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Antonio Berni analyzes the educational system and technical instruction and discusses the creation of an art academy in Rosario; he relates those general matters to the specific characteristics of Rosario.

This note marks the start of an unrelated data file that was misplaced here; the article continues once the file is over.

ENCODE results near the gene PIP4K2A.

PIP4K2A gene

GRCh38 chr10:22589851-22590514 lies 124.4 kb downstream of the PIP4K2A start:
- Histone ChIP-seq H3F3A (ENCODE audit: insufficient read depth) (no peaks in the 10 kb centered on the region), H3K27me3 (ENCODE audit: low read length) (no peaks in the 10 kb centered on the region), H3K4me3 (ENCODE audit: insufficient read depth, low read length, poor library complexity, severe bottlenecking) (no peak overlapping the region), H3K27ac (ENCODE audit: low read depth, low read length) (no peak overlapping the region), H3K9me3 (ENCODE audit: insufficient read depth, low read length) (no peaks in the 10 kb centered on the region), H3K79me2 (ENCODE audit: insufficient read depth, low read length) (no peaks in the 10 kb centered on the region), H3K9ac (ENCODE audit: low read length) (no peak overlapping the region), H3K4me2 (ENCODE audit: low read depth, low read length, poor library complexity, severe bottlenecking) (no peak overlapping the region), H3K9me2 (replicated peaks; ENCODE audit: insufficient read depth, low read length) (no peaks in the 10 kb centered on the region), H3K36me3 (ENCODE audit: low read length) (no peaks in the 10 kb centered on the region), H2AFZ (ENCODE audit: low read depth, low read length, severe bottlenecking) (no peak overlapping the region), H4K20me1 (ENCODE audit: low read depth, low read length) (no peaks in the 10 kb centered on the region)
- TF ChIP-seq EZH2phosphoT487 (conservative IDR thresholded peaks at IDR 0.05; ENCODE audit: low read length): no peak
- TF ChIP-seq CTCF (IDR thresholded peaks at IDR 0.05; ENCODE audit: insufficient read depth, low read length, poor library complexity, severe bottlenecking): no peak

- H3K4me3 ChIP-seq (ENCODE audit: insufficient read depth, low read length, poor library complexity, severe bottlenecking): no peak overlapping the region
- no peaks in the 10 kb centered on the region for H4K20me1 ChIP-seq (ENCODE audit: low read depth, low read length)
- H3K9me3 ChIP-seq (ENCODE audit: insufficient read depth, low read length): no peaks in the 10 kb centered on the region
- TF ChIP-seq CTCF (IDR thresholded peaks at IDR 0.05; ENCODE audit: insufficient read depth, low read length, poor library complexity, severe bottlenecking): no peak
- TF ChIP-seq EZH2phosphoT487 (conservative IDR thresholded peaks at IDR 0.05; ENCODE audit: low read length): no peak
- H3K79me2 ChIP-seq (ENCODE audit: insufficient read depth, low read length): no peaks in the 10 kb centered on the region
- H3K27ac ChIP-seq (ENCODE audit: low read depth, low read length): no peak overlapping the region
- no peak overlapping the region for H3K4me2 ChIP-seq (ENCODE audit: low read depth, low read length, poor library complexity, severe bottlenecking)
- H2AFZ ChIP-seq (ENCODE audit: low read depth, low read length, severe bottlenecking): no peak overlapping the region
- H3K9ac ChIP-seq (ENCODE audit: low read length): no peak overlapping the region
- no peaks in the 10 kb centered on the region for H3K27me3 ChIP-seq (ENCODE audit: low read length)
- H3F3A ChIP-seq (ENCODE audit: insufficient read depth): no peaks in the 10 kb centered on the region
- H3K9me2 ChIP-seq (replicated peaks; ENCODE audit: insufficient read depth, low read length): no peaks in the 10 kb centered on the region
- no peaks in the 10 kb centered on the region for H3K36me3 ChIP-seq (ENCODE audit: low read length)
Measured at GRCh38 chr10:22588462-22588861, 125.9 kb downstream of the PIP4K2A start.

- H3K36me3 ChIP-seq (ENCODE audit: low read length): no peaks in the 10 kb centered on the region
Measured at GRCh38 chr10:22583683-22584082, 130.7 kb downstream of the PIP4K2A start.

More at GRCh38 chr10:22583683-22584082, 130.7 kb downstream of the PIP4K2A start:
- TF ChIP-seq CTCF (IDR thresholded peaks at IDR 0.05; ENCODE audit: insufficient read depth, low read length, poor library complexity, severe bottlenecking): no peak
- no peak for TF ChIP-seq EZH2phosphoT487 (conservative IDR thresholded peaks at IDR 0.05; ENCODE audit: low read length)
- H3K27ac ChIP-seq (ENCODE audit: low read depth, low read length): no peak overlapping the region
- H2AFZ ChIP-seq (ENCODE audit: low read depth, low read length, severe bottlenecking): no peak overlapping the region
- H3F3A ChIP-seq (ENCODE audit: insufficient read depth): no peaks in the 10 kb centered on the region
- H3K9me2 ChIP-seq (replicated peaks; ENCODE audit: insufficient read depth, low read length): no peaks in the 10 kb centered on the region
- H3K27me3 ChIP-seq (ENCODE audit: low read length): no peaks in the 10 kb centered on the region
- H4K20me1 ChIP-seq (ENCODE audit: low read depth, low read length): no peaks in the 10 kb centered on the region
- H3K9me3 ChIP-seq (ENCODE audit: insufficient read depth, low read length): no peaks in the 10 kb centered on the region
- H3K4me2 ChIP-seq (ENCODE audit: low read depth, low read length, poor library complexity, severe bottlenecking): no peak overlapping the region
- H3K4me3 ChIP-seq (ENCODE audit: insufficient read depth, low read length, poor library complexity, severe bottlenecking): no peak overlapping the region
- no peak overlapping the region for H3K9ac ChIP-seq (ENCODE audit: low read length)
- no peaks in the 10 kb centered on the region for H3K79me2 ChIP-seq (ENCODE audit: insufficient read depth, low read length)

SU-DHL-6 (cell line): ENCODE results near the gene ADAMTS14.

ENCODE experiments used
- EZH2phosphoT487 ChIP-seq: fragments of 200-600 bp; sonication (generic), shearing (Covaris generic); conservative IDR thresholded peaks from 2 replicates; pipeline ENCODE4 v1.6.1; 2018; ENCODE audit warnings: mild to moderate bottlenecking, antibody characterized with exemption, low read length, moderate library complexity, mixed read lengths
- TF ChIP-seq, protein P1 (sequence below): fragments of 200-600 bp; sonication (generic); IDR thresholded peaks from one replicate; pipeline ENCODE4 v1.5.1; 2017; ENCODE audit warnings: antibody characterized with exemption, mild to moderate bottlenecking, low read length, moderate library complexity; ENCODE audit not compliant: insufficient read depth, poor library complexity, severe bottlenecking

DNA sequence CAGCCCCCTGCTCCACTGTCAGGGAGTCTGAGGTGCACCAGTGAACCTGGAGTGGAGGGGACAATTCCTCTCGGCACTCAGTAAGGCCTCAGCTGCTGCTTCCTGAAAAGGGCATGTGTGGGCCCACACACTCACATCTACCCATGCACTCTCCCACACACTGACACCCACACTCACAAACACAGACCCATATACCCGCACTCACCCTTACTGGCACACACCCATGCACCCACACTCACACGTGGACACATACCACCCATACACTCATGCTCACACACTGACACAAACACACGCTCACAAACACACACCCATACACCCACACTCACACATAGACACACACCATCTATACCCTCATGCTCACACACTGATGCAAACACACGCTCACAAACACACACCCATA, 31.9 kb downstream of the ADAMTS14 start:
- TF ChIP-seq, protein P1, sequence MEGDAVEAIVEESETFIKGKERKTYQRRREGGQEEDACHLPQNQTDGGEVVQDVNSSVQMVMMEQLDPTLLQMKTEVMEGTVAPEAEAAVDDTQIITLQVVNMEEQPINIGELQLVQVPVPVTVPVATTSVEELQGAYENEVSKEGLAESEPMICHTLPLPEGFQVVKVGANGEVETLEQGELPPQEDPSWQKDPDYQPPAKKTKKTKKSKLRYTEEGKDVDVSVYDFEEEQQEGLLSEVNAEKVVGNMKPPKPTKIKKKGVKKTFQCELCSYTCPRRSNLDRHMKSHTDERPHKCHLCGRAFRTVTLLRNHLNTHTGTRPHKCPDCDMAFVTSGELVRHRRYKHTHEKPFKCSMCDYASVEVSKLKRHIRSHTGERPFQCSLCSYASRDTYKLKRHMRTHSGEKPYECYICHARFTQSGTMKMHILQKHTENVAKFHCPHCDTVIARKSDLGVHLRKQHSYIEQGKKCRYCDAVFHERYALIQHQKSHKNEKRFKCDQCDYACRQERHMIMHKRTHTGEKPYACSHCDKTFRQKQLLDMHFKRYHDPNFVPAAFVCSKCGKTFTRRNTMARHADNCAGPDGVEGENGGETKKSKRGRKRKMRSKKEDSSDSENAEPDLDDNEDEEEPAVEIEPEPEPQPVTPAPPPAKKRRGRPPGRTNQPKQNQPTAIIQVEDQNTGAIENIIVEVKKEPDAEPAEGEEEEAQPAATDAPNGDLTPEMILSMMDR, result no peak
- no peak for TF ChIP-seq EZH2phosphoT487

Antonio Berni (1905–81) is one of the most important Argentine artists in the twentieth century. Starting in 1925, he studied in Europe, settling in Paris where he came into contact with the Surrealist avant-garde and communist ideas. Upon returning to Argentina in 1932, he showed Surrealist works at the Amigos del Arte [Friends of Art]. The following year, he joined the Equipo Polígrafo [Graphic Work Team] founded by David Alfaro Siqueiros (1896–1974). That group made the mural, Ejercicio Plástico [Visual Exercise], in Don Torcuato on the outskirts of Buenos Aires. His Nuevo Realismo [New Realism] theory was based on the idea of a transcendent realism by means of politically and socially committed art.In 1944, he started the Taller de Arte Mural [Mural Art Workshop]. In the fifties, he made paintings about rural workers, especially those from Santiago del Estero, a province in northern Argentina. This gave rise to his narrative series of painting-collages on Juanito Laguna. In 1962, he was awarded the Grand Prize for Prints and Drawings at the Venice Biennale. The following year, Berni began working on a print series on Ramona Montiel. Though he continued working in the media of painting, collage, and printmaking, Berni (who was from Rosario, Argentina) also made objects, installations, and happenings in the sixties and seventies while exploring stylistic variations of figurative realism. In this text—which is complementary to the one published in Cinema Sta—Berni discusses the possibility of opening an art academy in Rosario. In so doing, he explains the idea that cultural development takes place in phases and he examines the nexus between cultural development and the socioeconomic system. Berni’s understanding of these issues clarifies his political stance with regard to the arts. The notion of an embryonic stage of cultural development serves to explain Berni’s insistence on the need to teach artistic language, technical mastery, as well as aesthetics.